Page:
Dec. 14 (Bloomberg) -- China and India may increase imports of coal by 78 percent to 337 million metric tons next year, further driving up prices from the highest in two years and diverting supplies from Europe to Asia.
China may buy 233 million tons more of the fuel than it exports next year, up from net imports of 143 million in 2010, Citigroup Inc. said in a Nov. 29 report. India faces a shortfall of 104 million tons in the 12 months ending March 2012, mjunction Services Ltd., a Kolkata-based commodity trader, said in a note on Dec. 6, citing Coal Minister Sriprakash Jaiswal.
Asia’s two fastest-growing major economies are burning more of the fuel as economic expansion raises demand for electricity. The International Monetary Fund forecasts that China’s gross domestic product will next year expand 9.6 percent and India 8.4 percent. China added about 51 gigawatts of coal-fired capacity last year, more than half the total capacity of the U.K., according to data from Daiwa Capital Markets and the U.S. Energy Department.
“All the indications are for increased demand in 2011,” Andrew Harrington, an analyst at Patersons Securities Ltd. in Sydney, said in a Dec. 9 interview. “China has become much more important especially because of the expectations that they will be unable to meet their own needs from domestic supply.”
China’s appetite for the commodity sent benchmark domestic prices at the port of Qinhuangdao to a two-year high of $129 a ton for the week ended Nov. 26, according to data from IHS McCloskey, a Petersfield, U.K.-based researcher.
Power-station fuel at the Australian port of Newcastle, the world’s biggest coal-export harbor, and South Africa’s Richards Bay climbed to the highest since October 2008, according to data compiled by IHS McCloskey on Bloomberg.
China will need 2 billion tons of coal over the next 10 years to fuel the country’s industrial development, the China Securities Journal reported today, citing Dai Yande, deputy head of China’s Energy Research Institute.
“The thermal-coal market will remain tight as strong demand from emerging markets, particularly China and India, drives record levels of imports,” said Daniel Brebner and Xiao Fu, London-based analysts at Deutsche Bank AG. “Supply is anticipated to be constrained in key producing regions such as China, Indonesia and Australia.”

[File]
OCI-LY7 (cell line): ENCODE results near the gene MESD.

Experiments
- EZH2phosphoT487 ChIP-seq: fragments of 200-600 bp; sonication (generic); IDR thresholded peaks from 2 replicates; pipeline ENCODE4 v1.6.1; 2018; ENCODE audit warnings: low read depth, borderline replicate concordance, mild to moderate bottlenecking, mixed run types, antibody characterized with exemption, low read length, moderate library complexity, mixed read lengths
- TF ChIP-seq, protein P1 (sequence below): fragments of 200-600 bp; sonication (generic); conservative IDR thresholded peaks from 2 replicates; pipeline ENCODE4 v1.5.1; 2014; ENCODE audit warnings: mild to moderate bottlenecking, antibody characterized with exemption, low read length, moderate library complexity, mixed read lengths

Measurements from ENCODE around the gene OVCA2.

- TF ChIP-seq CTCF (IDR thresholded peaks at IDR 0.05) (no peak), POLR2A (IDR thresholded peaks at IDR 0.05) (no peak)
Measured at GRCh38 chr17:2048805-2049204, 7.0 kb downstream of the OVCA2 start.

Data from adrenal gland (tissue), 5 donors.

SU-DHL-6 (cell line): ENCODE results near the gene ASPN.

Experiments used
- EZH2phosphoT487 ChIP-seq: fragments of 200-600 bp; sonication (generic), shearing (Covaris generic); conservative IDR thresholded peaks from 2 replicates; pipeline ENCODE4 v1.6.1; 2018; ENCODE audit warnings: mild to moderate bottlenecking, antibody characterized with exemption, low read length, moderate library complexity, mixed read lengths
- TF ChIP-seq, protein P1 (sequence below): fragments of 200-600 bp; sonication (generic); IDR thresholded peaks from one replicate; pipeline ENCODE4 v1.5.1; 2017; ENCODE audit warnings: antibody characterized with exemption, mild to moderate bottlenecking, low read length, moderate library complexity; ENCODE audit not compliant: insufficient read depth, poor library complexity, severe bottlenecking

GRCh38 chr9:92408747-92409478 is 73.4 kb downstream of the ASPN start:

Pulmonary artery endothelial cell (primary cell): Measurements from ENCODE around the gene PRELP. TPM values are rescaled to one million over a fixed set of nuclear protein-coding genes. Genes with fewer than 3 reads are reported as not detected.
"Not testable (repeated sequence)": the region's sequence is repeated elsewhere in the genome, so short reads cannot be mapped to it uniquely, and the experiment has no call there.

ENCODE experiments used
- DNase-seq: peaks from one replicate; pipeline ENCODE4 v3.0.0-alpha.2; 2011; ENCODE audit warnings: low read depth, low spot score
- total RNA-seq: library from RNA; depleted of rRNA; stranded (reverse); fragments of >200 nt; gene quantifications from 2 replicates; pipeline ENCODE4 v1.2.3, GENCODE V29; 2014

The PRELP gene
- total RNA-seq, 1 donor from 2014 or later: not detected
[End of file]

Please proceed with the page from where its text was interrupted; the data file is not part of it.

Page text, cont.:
Prices at Australia’s Newcastle port, a benchmark for Asia, rose to $114.50 a ton in the week ended Dec. 10, according to IHS McCloskey.
Export prices at Richards Bay Coal Terminal gained $2.89 to an average $110 a ton in the week to Dec. 10, IHS McCloskey data showed. Benchmark European coal derivatives closed at $113 a ton yesterday, the highest closing price this year. Coal for delivery to Amsterdam, Rotterdam or Antwerp with settlement next year fell $1.50 to $111.50 a ton as of 11:52 a.m. London time.
The Indonesian government raised the reference price for sales in December by 8.3 percent from a month earlier, the steepest gain since it was introduced in February, the energy ministry said Dec. 8. The price benchmark for the fuel with a gross energy value of 6,322 kilocalories a kilogram increased to $103.41 a ton this month, according to the Directorate General of Coal and Minerals.
Coal use in Asia climbed 6.4 percent last year, more than a 0.8 percent increase in oil consumption, according to BP Plc.
Prices have also surged because of supply disruptions from heavy rain and flooding at mines in Indonesia, Colombia and Australia, while South Africa’s export growth has been crimped by a lack of rail capacity.
Xstrata Plc, the world’s largest exporter of thermal coal, has declared force majeure on some Australian shipments on Dec. 7 because of flooding of mines. PT Bumi Resources, Indonesia’s largest coal producer, revised down its coal output target by 6 percent this year as heavy rains hampered mining, Director Dileep Srivastava said Nov. 11.
South Africa’s Share
Such disruptions have prompted South Africa and Colombia to divert supplies from traditional markets in Europe to higher-paying Asia.
South Africa accounted for about 30 percent of India’s thermal coal imports this year, according to ministry data. Shipments in the first nine months of this year increased 16 percent to 15.2 million tons, while China’s purchases surged to 5.1 million tons until October compared with 1.52 million tons it imported for the entire 2009, according to mjunction Services, which is backed by Tata Steel Ltd. and Steel Authority of India Ltd., and Chinese customs data.
“Robust Chinese coal demand and import growth will continue throughout 2011,” Jeffrey Landsberg, president of New York-based Commodore Research & Consultancy, said Dec. 10 in an e-mailed response to questions. “China still has many decades left to develop. Only a fraction of the population, and really just the eastern part of the nation, has experienced profound growth. The rest of the country needs to develop as well.”
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